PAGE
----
Other Than Pain Relief,

Other Than Pain Relief, How Is an Arthritis Treatment Rated?

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Osteoarthritis is the most common form of arthritis in the world. It is a degenerative disease normally associated with age. Fortunately, there are treatments. But the other side of that coin is that even the best among them do not work for every patient. That leaves some patients looking for alternatives.

My question is this: how would a medical provider rate the success of a particular arthritis treatment, other than a patient’s pain experience itself? A patient would know whether a treatment worked based solely on how he felt. But a doctor cannot feel the patient’s pain. All he can do is ask the patient to rate it on a numerical scale.

A Battery of Clinical Tests

Imagine a fictional patient who lives in Salt Lake City, UT. Call her Mary. She has been seeing her primary care physician for osteoarthritis for more than a decade. She finally makes an appointment with KindlyMD to get a Utah medical card. With card in hand, she has access to an alternative treatment rooted in plant-based medicine.

Six months later, Mary sees her GP again. She is happy to report that the plant-based medicine has helped her tremendously. Her pain is now minimal. Is there anything else the doctor can do to verify the success of her treatment? Yes. There is a battery of tests he can perform.

3 Examples

Healthcare providers have access to a variety of tests that help them measure everything from pain to mobility. Here are three examples that are fairly common to osteoarthritis treatment:

1. Western Ontario and McMaster Universities Osteoarthritis Index (WOMAC)

WOMAC is administered as a questionnaire designed around gathering information about the impact of osteoarthritis on a patient’s daily life. It asks questions relating to pain, stiffness, and physical function. Patients are expected to answer the questions honestly. Doctors take data from the questionnaires and analyze it to determine treatment success.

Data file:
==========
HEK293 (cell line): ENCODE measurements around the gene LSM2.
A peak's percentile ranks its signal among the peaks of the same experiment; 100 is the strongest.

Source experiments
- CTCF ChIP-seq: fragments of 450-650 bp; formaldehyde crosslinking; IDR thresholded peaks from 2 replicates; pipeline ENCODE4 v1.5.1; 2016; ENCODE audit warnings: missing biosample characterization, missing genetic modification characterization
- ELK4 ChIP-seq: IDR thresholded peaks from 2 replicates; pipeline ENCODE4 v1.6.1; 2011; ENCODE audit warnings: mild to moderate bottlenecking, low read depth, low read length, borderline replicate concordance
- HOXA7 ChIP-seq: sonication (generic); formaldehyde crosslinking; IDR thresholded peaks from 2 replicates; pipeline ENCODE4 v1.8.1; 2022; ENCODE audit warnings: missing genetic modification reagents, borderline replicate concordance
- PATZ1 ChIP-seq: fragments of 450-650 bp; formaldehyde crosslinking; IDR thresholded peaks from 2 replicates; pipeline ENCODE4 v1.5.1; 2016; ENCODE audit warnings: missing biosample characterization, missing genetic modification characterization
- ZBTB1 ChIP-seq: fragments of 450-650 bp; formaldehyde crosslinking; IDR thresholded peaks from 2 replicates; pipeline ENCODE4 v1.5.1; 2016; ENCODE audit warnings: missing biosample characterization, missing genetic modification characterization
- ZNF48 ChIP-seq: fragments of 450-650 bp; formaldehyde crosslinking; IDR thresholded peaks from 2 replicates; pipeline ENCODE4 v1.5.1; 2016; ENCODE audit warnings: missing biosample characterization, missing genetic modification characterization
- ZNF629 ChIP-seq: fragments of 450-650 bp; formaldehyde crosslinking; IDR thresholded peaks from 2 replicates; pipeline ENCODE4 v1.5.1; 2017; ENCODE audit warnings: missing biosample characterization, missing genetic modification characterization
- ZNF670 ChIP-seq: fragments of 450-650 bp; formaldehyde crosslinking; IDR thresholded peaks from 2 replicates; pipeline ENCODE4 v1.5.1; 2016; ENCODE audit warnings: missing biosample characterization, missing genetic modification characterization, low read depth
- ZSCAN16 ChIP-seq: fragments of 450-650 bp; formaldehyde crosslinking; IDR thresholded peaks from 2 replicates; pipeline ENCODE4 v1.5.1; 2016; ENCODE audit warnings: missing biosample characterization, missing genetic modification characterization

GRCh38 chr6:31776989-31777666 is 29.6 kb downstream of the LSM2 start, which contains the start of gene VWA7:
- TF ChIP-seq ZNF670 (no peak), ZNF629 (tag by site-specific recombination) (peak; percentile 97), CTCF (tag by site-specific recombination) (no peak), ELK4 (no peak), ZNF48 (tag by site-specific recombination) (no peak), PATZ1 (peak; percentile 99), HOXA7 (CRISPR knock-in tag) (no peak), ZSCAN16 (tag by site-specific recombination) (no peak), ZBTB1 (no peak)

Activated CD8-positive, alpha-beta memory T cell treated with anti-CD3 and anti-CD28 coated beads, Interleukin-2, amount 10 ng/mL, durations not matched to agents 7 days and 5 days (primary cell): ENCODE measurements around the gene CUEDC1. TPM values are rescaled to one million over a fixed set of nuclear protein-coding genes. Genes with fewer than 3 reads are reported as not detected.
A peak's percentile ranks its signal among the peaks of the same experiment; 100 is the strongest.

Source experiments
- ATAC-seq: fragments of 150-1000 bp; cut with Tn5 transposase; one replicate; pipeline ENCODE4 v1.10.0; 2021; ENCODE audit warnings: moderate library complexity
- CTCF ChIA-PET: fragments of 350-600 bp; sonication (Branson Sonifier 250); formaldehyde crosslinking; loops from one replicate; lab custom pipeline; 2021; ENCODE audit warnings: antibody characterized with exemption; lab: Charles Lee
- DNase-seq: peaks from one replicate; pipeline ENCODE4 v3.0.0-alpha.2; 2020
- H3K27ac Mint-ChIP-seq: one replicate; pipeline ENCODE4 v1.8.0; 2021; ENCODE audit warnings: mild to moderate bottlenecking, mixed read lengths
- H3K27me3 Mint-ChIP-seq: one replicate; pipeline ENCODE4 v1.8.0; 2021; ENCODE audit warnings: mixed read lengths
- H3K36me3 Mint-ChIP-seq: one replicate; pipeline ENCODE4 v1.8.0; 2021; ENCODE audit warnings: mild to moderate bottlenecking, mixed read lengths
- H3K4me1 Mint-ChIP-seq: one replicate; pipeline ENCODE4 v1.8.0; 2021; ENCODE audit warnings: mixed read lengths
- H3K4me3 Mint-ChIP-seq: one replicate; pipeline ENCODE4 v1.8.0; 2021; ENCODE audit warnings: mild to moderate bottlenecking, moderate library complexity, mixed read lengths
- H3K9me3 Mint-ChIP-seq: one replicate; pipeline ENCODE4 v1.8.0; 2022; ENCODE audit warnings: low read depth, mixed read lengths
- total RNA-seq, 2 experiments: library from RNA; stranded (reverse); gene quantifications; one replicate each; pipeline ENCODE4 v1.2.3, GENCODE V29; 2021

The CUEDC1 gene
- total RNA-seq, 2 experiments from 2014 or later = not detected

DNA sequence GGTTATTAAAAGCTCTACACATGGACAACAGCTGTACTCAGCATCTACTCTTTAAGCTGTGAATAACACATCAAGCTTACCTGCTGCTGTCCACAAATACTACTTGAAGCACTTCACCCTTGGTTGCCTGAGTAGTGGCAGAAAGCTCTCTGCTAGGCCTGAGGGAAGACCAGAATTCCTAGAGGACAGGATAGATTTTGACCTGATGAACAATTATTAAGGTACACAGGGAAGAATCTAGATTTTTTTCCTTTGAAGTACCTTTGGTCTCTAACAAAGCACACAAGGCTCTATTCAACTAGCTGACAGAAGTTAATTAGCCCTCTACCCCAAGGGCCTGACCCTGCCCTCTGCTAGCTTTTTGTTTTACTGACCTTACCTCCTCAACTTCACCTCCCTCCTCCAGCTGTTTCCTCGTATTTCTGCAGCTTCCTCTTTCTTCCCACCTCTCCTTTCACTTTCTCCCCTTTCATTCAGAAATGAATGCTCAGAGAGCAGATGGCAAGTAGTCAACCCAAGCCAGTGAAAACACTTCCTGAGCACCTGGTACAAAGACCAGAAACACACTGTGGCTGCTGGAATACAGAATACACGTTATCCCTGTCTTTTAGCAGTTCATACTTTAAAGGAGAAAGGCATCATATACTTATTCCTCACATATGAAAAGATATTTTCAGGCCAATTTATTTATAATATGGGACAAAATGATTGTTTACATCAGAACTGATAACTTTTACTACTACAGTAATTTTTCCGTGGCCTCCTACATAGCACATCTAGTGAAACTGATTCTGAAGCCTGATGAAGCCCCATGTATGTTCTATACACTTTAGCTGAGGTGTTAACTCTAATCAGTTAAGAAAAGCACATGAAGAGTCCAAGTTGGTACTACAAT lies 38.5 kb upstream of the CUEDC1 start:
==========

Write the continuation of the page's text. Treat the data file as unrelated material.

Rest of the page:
2. Timed Up and Go (TUG)

The TUG test is a physical test rather than a questionnaire. It is administered by having the patient begin seated in a chair. The patient rises, walks a short distance, turns, and walks back to the chair, and sits down. Meanwhile, the healthcare provider measures the time it takes to complete each sequence. The goal is to measure mobility and balance.

3. Fast Gait Speed

Medical providers can get a good idea of functional mobility by way of the Fast Gait Speed, a physical test that measures how quickly an osteoarthritis patient can walk short distances. Gait speed is typically an indicator of limb function, flexibility, and walking ability.

All three of these tests pertain to osteoarthritis of the knee. A doctor would rely on different tests to measure pain and function in other joints.

Why Multiple Tests Are Used

At this point, you might be curious as to why multiple tests are used to rate the effectiveness of a particular treatment. It boils down to the simple truth that pain relief is not the only goal when treating osteoarthritis.

Pain relief is probably the most important goal for patients. But doctors are also interested in function and mobility. They know that when a person’s function and mobility are impaired, his quality of life is also reduced. So doctors want to see improvements in all three areas.

Osteoarthritis treatments are rated for effectiveness based on their ability to relieve pain while also improving function and mobility. Multiple tests are necessary because people respond differently to their treatments. More tests produce more data. More data provides a better understanding of a particular treatment.

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